Scrolling through my Facebook feed on 5th July 2016, I saw a still from a video that looked all too familiar. I did not click on it, not because I did not care, but because I knew what was coming. Sure enough, when I checked the news, the murder of 37 year old Alton Sterling was the lead story.
An hour or so later, Philando Castile’s name started to appear on across my social media timelines and again I knew what was coming. As I logged back into Facebook, every post featured a man with a blood soaked white t-shirt and a pained expression on his face. I could not bring myself to watch the video. I did not need to, as the captions said it all.
Like Mr Sterling, Philando had been shot by a police officer.
These unarmed black fathers were murdered by policemen who claim to ‘protect and serve’. Who were they protecting when they shot Philando in front of his girlfriend and young baby? You take this man’s life and force his daughter to grow up in a fatherless home, and for what? I heard on the news that Philando had been pulled over by the police 52 times, as if this was some type of justification for his death. He did not have a criminal record and anyone with half a brain cell knows that ‘driving while black’ is a fabricated crime regularly enforced by the police.
Who were the officers serving when they when they took down Alton Sterling and shot him multiple times? I know that it has since been reported that he was reaching for a gun. Ok, so even if this was the case, why did they not take the weapon from him while he was pinned to the ground? I find it pretty difficult to believe that this was not an option.
Like Mr Castile, the media were quick to jump on allegations that Alton Sterling had been previously involved in some sort of criminal activity. While I do not condone this, I struggle to find the link between this activity and his murder. However, there are always those who will attempt to manufacture an invidious argument to further their own agenda.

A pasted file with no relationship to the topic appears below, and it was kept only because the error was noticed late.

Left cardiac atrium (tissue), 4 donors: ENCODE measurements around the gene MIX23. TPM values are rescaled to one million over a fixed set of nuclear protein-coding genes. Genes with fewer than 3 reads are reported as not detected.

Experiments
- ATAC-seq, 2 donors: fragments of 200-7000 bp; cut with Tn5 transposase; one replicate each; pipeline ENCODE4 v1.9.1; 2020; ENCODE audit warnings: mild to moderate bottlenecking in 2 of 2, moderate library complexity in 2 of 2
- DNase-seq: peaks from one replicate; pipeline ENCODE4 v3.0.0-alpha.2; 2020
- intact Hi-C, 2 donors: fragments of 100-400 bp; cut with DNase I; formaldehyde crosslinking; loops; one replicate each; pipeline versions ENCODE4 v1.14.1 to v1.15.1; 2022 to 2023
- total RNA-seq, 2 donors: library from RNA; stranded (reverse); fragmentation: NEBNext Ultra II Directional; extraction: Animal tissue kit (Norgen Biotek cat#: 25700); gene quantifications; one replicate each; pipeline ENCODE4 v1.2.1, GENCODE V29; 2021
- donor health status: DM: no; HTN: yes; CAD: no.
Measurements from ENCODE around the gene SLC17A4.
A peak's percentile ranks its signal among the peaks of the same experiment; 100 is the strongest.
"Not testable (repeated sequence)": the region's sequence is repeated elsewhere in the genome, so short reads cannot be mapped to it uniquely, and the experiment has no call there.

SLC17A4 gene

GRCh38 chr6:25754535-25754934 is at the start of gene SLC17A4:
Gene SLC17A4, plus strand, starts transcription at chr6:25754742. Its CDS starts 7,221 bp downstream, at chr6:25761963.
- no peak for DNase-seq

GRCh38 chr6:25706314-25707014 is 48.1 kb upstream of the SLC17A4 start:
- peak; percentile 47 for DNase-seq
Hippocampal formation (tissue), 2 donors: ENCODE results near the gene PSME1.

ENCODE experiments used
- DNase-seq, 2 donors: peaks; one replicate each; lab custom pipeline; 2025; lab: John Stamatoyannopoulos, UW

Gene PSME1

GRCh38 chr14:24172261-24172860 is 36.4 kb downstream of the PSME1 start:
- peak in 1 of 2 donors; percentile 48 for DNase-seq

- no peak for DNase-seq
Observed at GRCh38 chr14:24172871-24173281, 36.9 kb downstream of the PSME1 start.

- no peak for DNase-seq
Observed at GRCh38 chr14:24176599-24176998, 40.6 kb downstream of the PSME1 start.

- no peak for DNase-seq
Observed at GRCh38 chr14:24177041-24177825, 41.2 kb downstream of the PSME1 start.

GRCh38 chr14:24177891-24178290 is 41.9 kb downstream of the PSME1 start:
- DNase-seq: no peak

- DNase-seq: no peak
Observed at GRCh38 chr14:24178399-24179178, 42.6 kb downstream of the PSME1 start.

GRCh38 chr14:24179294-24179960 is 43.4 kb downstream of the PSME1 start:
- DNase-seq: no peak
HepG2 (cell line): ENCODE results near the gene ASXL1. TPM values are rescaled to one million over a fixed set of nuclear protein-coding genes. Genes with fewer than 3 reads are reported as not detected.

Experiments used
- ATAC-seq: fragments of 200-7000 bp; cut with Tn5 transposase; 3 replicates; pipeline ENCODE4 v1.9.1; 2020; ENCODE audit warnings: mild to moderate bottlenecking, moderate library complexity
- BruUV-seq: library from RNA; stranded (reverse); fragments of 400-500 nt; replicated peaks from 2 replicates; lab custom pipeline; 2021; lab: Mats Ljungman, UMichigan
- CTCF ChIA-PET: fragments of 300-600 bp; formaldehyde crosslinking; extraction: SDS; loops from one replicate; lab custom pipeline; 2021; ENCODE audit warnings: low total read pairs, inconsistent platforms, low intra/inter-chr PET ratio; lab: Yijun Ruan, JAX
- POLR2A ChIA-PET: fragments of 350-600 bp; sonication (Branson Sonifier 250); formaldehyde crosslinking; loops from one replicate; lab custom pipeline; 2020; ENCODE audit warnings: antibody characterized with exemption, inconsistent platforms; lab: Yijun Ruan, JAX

I have two words for you. Tomi. Lahren. I really do not expect much from this ‘commentator’ after her asinine response to Beyoncé’s Formation video (which was amazing by the way – the music video that is). But, the 23 year old somehow managed to sink to a new low when she called the Black Lives Matter Movement “the new KKK”. Seriously? Ms Lahren needs to point me in the direction of the lynchings conducted by the BLM and the white communities that have been terrorised by this group. Oh, there is just one problem with that. None of this has ever happened!
She is only 3 months younger than me and the hatred that radiates through her words is alien to me. I have spent a significant amount of time in the US and spoken to people from all walks of life, but never have I heard such rubbish. More than anything I feel sorry for fools like her.
Then you have the black #AllLivesMatter supporters who have decided to contribute their views to the debate. Wendy Williams, Fetty Wap, Bobby Valentino, Stacey Dash and others have said some things that I cannot get my head around. I do not think that everyone should agree with me or that you should wholeheartedly support the #BlackLivesMatter movement just because you are black. What I do not get, Wendy Williams, is how you can say that you would be offended if historically white colleges existed in the same way as HBCUs. All colleges in America are HBWUs by default due to historical segregation. Has she heard of Brown v. Board of Education of Topeka, Kansas (1954)? Actually there was no point in me asking that was there?
Before this develops into a lengthy rant, I want to conclude by bringing the focus back to Alton Sterling and Philando Castile. I could never begin to imagine the difficulty involved in a police officer’s job and I do not claim to be a law enforcement expert. However, I am a black woman and the pain I witnessed in the tears cried by these gentlemen’s respective families was more than anyone should have to go through.
My thoughts always turn to the fears that I may have for my future black sons and husband, even here in the UK. While white boys are free to mature without harbouring a fear of the police, males of my race are brought up to anticipate discriminatory and, oftentimes violent, encounters with public servants who should be looking out for their best interests. Does that sound like #AllLivesMatter to you?